Have Dessert and Drink it too! Cake and Rosé Wine

Cake may be an exaggeration of terms for this recipe. The word “cake” in most people’s minds conjures up an item of soft, sweet food made from a mixture of flour, shortening, eggs, and sugar, baked, and often decorated. This “cake” is nothing like that.

This cake is more of a stroscia, a dessert typical of Pietrabruna in Italy’s Liguria region. The Italian word strosciare means “to break”, and this is a brittle cake that should be broken into pieces rather than sliced.

Eating this cake is a multi-sensual experience.  Imagine… the fingers meet the sugar on the surface (touch); then, catch the sound of the dough breaking (hear), and the nose perceiving the light scent of the oil and caramel (smell). Eventually, the mouth appreciates the sweet flavor of this cake as the sugar grains crunch under the teeth (taste). And the finished cake has a delightful visual presentation, albeit untraditional to most “cakes” (sight). 

The rosé wine used in making the cake and the cake soak is Whole Cluster Rosé of Pinot Noir from Willamette Valley Vineyards. They have a beautiful property and hillside location in Turner, Oregon. Wines from this vineyard display complexity, elegance, and balance. We enjoy their Whole Cluster Pinot Noir paired with foods every day.


This recipe not only includes wine in the cake ingredients but also features a special orange-infused olive oil from Durant Vineyards. It’s a three-fer in this photo with Redhawk Tempranillo Dessert Wine from Redhawk Vineyard and Winery which was the perfect pairing to drink with and/or dunk the cake. 


After making the cake, I became obsessed with finding the best wine to pair with it. I remember as a kid, sitting around the table after dinner when a cake like this was served the adults would drink coffee or wine with it and dunk the cake into their beverage. Sometimes this cake would even show up at breakfast! Oh those Italians like their cake in the morning.

So let’s get started!

Baked and ready to break apart and eat. I paired this cake with oranges since the cake has a hint of orange flavor from the orange-infused olive oil and orange zest. Wine pairing choices: the Whole Cluster Rosé which is a light, slightly effervescent rosé, or a full-bodied Tempranillo Dessert Wine. Both are equally good.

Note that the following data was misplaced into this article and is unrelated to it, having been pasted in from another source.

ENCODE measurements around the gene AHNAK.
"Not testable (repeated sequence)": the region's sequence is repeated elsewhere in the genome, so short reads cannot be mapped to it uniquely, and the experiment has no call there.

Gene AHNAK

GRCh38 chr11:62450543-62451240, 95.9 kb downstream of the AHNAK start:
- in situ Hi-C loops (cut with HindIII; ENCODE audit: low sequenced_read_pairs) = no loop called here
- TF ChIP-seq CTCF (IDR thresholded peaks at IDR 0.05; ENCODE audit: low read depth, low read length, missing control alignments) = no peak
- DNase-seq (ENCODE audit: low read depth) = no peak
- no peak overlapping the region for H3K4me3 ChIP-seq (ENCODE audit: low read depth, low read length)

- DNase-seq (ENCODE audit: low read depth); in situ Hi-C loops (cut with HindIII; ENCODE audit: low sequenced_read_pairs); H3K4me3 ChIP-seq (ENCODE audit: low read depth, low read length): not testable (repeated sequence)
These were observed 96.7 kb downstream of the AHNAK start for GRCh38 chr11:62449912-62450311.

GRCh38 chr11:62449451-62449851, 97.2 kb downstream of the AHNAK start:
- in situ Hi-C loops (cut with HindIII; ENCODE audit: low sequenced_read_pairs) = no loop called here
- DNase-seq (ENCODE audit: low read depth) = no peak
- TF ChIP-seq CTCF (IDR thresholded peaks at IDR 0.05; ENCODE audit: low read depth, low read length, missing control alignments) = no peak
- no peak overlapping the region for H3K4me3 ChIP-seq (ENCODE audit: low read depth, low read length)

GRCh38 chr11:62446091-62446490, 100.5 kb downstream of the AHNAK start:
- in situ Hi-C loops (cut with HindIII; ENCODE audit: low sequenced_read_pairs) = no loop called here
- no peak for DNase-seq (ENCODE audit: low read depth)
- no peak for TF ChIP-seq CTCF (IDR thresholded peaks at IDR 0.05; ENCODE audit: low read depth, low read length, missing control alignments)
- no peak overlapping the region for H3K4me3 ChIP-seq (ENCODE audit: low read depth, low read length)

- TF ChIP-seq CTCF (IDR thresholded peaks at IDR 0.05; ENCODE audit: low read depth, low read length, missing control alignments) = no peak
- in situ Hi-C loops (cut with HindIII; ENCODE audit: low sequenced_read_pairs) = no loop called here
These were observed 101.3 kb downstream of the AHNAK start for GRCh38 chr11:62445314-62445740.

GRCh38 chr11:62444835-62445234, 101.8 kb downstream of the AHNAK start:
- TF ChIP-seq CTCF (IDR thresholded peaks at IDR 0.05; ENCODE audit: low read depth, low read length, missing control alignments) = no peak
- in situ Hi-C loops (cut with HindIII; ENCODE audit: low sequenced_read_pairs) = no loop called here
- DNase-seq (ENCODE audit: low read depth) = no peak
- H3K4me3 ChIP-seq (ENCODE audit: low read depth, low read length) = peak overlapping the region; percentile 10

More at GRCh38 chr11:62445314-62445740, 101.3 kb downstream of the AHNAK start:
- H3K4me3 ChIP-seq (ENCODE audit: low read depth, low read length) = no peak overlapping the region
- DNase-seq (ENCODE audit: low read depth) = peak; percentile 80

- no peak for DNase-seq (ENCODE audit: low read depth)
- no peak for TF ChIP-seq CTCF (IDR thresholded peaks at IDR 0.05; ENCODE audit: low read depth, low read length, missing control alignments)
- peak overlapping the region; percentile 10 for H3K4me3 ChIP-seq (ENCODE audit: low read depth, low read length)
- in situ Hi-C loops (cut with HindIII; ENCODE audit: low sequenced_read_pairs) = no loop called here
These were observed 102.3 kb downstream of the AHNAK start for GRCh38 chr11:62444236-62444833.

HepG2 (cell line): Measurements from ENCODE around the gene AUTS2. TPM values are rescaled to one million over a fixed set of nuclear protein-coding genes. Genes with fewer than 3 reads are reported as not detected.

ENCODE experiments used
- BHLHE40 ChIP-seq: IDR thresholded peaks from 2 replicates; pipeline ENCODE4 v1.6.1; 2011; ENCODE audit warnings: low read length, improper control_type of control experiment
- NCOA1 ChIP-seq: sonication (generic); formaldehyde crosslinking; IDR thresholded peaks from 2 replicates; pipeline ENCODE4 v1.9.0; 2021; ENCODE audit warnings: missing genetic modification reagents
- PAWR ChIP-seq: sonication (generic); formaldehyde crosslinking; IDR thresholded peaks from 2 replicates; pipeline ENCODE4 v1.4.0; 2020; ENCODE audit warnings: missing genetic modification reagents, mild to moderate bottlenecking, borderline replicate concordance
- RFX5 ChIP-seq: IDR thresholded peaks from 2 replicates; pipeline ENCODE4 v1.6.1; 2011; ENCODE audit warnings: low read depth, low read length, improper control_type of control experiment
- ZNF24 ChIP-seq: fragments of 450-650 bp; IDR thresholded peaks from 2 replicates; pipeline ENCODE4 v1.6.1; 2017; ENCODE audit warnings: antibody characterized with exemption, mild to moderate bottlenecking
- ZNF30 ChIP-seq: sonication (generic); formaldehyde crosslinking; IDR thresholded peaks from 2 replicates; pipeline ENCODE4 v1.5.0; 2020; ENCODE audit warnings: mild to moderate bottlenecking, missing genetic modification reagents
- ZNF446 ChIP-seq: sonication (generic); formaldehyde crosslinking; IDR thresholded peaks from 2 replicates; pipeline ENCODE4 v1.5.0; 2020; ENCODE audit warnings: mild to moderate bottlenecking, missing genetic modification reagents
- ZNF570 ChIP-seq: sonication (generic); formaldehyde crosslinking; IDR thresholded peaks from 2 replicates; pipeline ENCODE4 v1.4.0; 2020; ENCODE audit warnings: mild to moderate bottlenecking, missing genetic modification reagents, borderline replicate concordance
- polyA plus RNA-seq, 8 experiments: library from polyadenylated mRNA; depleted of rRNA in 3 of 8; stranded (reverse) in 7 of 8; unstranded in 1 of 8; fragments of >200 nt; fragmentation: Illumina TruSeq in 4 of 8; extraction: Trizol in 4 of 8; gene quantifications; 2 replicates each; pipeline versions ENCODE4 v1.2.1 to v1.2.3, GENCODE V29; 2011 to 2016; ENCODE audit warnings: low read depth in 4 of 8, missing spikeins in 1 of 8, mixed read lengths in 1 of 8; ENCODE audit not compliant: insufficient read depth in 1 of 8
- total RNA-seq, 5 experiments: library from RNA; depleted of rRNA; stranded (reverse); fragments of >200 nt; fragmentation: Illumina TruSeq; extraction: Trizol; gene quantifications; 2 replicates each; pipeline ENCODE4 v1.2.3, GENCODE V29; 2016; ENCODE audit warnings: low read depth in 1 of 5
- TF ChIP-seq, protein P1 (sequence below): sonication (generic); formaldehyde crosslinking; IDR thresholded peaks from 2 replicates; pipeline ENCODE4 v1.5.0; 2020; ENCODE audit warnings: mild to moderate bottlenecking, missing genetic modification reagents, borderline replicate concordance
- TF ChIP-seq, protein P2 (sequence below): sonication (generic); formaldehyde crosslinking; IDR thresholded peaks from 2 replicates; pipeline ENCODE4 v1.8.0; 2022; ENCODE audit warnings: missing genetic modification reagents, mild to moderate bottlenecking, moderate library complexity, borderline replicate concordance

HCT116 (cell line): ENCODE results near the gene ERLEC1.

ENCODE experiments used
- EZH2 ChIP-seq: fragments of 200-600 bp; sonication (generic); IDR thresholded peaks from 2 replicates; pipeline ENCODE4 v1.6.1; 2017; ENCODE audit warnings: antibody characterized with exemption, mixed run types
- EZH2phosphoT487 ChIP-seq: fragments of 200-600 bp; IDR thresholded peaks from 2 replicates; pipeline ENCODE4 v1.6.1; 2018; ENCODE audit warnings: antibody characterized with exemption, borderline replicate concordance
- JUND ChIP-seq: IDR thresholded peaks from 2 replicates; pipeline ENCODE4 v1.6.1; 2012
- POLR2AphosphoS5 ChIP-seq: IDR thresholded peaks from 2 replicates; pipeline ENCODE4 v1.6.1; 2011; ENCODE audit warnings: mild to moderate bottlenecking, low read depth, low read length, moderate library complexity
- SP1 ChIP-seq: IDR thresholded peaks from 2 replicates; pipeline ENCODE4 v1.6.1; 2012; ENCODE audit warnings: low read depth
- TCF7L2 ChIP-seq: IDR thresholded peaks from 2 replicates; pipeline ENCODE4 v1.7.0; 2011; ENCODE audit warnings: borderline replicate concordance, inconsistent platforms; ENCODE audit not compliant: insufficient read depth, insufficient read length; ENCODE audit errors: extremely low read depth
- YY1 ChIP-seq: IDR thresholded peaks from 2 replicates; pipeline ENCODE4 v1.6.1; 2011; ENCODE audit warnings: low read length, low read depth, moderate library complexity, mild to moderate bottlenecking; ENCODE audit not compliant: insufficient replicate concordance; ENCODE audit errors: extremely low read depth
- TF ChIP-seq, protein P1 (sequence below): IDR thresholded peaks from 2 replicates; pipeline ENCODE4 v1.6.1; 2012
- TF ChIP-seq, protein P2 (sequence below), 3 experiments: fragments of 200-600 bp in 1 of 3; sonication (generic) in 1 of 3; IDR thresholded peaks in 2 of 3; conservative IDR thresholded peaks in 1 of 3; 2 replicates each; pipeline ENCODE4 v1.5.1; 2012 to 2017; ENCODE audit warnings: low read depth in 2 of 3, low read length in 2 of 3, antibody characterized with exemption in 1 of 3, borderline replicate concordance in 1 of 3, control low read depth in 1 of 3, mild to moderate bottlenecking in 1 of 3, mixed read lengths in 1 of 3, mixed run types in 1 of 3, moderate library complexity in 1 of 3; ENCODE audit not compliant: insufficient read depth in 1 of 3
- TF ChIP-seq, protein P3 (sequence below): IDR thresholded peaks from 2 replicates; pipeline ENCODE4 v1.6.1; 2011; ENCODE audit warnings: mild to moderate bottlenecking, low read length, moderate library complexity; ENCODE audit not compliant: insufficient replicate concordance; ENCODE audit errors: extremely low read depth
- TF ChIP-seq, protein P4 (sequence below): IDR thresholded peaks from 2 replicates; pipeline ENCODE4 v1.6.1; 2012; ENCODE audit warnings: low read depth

Stroscia Wine Cake

Course Dessert
Cuisine Italian
Keyword Stroscia, rose wine, cake, orange wine sauce, orange-infused olive oil,
Servings 8 people


  • 3 cups all-purpose flour
  • 2 tablespoons blood orange olive oil
  • 1 cup rosé wine
  • teaspoons granulated sugar
  • teaspoons baking powder
  • ½ teaspoon salt
  • 2 teaspoons granulated sugar for dusting the top
  • zest from 1 medium-large orange divided


  1. PREP: Preheat oven to 350° F. Line a large baking sheet with parchment paper.

  2. Sift together flour, sugar, and baking powder.

  3. Add olive oil, wine, and half the orange zest.

  4. Knead the dough until smooth-ish. Roll out to about 1" thickness.

  5. Place flattened dough on baking sheet. Sprinkle with sugar and remainder of the orange zest. Bake for 30-45 minutes. The longer it cooks, the crispier it gets.

  6. Cool before breaking into pieces. Serve with oranges, wine, coffee, and/or Rosé Orange sauce.

Not satisfied with just wine to pair with this cake, I experimented with an orange sauce to pour over and soak the cake. That is a good alternative too! Oh so yummy!


Wine in the cake and wine to drink with the cake, or a wine sauce to pour on the cake, well, there’s just no going wrong with any of these options in my thinking. 

Rosé and Orange Wine Sauce

Course Dessert
Servings 1 cup


  • cup Rosé wine
  • cup fresh-squeezed orange juice
  • ¾ cup granulated sugar
  • zest from one orange divide in half
  • 3 tablespoons butter
  • 1 to 1½ teaspoons cornstarch


  1. Combine sugar and butter in a small saucepan. Cook over medium heat until the sugar has dissolved.

  2. Add wine, orange juice, and orange zest to the sugar mixture. Cook and stir for about 10-12 minutes.

  3. Remove a few tablespoons of the sauce to a small bowl and whisk with the cornstarch. Pour into the pan with the rest of the sauce and continue stirring and cooking until sauce slightly thickens.) It will continue to thicken as it cools.)

  4. Pour sauce over cake and serve warm or cold.

Recipe Notes

Option: Soak the cake in a large amount of sauce before serving.


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